Subaru’s new Ascent nails 7-passenger crossover market …
Subaru took a couple years off from the minivan/larger crossover market in an effort to get it right. The strategy worked, its new 2019 Ascent nails it.
Rarely does a vehicle deliver fully what it promises and at a reasonable price. Ascent offers room for seven or eight passengers, a comfortable and useful interior, good power and handling, plus Subaru’s noted all-wheel-drive. Pricing starts at $32,970. Yes, you read that right.
Lest you think that’s for a stripped down model, well, think again.
Standard on the Ascent is AWD, Subaru’s EyeSight safety system, X-Mode with Hill Descent Control (in case you go off road), rearview camera, adaptive cruise control with lane keep assist, roof rails, remote key fob, three zone climate controls, and 19 (count ‘em) cup and bottle holders.
I easily loaded seven of the extended family, including adults and grandchildren, aboard for a trip to Green Bay’s Bay Beach Amusement Park. We all fit comfortably, along with picnic coolers and such under the crossover’s power rear hatch. We could even have stored more under the cargo area’s floor. Riders praised the seat and leg comfort in all three rows, but more on the interior in a bit.
Power may be the biggest surprise from the Subaru as power is rarely a major Subie feature. Its boxer engines have decent power and efficiency, but oomph they generally lack. However, the Ascent uses a new turbocharged 2.4-liter boxer that creates 260 horsepower and 277 lb.-ft. or torque. Even fully loaded we had plenty of passing power on the freeway.
Gas mileage was reasonable too, about 21.8 mpg for the road trip along with some city driving. Subaru uses a Lineartronic CVT so shifting is smooth and efficient here. Plus you can manually shift it if you want to boost performance a bit.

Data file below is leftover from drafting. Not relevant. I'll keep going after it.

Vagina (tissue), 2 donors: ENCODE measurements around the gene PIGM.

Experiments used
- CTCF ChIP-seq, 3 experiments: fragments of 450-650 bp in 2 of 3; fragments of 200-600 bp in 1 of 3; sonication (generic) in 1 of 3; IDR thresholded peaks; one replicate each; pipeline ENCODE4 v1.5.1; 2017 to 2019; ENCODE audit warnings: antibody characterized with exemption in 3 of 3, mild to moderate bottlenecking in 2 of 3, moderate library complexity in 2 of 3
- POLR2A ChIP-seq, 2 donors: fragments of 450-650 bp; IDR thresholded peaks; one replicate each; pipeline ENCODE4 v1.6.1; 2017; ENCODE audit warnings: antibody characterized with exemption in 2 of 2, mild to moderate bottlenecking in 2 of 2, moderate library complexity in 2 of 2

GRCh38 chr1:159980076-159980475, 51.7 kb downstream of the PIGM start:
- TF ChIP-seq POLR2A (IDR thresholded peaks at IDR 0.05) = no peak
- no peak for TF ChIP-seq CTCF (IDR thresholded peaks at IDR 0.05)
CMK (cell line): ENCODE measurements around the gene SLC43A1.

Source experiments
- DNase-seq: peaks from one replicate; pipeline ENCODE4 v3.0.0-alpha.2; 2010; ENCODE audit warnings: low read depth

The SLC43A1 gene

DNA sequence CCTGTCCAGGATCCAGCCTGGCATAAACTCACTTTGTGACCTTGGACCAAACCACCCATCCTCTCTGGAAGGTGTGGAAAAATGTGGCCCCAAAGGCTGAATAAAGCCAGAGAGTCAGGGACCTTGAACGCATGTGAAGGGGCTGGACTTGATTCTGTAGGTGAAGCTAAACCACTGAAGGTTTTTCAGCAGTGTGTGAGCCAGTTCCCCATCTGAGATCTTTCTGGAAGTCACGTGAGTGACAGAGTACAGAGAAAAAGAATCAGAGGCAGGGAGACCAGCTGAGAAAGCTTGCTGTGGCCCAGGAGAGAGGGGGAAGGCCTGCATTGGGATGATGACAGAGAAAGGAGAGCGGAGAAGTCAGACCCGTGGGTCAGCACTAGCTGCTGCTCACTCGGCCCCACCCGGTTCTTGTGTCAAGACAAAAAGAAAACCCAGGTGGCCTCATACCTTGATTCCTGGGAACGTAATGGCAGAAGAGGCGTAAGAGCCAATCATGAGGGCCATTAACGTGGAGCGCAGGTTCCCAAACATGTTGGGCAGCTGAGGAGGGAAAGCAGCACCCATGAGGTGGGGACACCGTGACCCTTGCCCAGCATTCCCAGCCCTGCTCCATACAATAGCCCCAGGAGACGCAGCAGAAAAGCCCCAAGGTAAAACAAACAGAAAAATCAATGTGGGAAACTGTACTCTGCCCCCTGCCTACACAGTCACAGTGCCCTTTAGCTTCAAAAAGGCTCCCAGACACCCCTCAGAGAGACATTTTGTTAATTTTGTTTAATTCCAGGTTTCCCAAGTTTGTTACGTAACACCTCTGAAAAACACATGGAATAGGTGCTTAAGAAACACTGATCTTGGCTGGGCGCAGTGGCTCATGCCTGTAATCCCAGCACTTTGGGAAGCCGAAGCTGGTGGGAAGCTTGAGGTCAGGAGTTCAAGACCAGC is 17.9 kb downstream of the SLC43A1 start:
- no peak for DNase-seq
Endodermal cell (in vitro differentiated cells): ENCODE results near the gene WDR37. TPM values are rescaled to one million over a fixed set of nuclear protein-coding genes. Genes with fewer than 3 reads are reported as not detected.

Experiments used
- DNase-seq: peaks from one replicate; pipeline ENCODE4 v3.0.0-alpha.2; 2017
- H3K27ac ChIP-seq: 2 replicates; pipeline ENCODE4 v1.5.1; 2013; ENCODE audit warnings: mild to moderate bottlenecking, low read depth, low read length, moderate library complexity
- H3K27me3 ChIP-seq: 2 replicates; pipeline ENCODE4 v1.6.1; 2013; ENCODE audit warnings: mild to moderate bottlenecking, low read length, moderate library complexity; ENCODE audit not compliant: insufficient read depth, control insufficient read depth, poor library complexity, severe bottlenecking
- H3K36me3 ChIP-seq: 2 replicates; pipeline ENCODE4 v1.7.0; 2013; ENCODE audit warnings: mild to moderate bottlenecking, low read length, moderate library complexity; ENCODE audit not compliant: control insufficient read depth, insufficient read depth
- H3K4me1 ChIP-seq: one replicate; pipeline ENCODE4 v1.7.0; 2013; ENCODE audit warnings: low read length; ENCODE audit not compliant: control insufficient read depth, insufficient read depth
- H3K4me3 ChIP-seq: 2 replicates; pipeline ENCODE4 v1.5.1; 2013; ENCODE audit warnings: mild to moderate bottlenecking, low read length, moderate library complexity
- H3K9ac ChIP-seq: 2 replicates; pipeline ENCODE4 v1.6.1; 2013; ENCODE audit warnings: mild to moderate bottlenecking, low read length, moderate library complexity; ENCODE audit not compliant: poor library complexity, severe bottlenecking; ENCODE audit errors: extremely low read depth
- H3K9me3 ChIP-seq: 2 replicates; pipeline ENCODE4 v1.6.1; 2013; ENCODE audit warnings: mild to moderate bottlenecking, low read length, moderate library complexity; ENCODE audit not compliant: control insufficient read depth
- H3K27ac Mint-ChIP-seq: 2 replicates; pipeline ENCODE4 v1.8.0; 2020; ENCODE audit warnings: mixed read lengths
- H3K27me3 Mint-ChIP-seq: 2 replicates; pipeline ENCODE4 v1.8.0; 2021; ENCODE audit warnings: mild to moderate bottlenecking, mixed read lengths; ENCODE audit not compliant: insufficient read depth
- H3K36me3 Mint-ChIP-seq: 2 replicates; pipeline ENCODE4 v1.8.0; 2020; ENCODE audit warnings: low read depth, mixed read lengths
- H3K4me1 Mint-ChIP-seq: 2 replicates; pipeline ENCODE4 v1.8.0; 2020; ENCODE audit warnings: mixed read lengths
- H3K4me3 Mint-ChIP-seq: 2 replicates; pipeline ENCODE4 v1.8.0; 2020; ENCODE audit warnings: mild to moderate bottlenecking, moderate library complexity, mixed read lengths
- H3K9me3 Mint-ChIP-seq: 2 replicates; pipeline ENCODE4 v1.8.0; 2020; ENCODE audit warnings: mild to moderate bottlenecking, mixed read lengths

Handling is fairly precise with quick steering that lends a sporty flair to this mid-size crossover. Steering wheel feel is heavy, but with its smooth and sporty reacting to driver input that heaviness never was an issue.
Ride is well-controlled and comfortable too. Road imperfections were of minor import to the passengers. There’s no jolting or jarring, making this a fine family hauler for road trips.
Braking is good too with discs all around, plus the AWD system to give it steady traction in wet weather or during mild off-roading. Ground clearance is 8.7 inches, so this will traverse camping sites with a fair amount of mud and muck, and the Hill Descent feature will help the Subie slowly and safely slither down a steep hill.
As a driver all of the above were vital to me, but the family was most impressed with the interior, especially after we drove a couple higher priced SUVs the weeks after the Subaru. There was more room and a higher overall comfort level here than in those luxury makes.
My sparkling black (Crystal Black Silica) test vehicle featured a dark brown and black interior with the perforated leather seats being dark brown and the dash black with tan trim in the center and fake wood on the doors. Matte silver trimmed the center stack and air vents, plus the steering wheel hub. The wheel was wrapped in a thick leather.
Everyone who rode in the Ascent praised its seats. They were well contoured front and rear with particularly good back support. The driver got a power lumbar support, and two memory setting buttons on the door. The steering wheel was heated, as were the powered front seats, which also were cooled. The second row captain’s chairs, complete with armrests, also were heated. Talk about a vehicle designed for Wisconsin winters!
Adults sitting in that third row also were happy with the leg room and seat comfort, a rarity in three-row vehicles, unless they are giant trucks like a Chevrolet Suburban. Folks were happily surprised by all the cup and drink holders, plus electrical hookups. There are USB ports for each row so everyone can stay connected and charged.
Second row windows also included manual sun screens, a plus on sunny summer days, and a feature that keeps small ones from being baked and made uncomfortable (and crabby) on a long drive.
Up front again there is a big 8-inch info touchscreen in this top-level Touring model I tested. The standard screen is 6.5-inches. This big one was both easy to see and use, another benefit not all vehicles offer, no matter their price.